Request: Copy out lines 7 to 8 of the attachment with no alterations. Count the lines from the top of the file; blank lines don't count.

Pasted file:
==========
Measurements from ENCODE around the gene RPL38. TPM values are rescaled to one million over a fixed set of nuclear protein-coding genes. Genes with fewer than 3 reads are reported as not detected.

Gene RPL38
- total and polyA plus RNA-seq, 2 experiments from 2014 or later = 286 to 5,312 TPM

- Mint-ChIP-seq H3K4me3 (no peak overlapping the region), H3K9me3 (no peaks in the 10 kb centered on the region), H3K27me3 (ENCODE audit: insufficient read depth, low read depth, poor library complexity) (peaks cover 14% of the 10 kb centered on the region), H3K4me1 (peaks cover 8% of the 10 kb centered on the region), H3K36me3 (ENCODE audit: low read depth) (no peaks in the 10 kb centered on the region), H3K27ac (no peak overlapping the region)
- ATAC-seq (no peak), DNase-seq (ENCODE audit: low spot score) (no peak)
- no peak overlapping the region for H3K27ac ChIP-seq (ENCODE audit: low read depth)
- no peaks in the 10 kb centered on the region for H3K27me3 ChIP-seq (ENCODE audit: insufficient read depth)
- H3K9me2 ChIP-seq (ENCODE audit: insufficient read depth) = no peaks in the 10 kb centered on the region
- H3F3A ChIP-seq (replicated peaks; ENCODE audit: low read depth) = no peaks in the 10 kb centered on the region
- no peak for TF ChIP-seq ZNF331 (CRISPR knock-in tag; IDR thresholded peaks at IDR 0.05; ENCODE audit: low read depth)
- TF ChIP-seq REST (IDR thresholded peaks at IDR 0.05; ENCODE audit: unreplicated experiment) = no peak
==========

- no peaks in the 10 kb centered on the region for H3K27me3 ChIP-seq (ENCODE audit: insufficient read depth)
- H3K9me2 ChIP-seq (ENCODE audit: insufficient read depth) = no peaks in the 10 kb centered on the region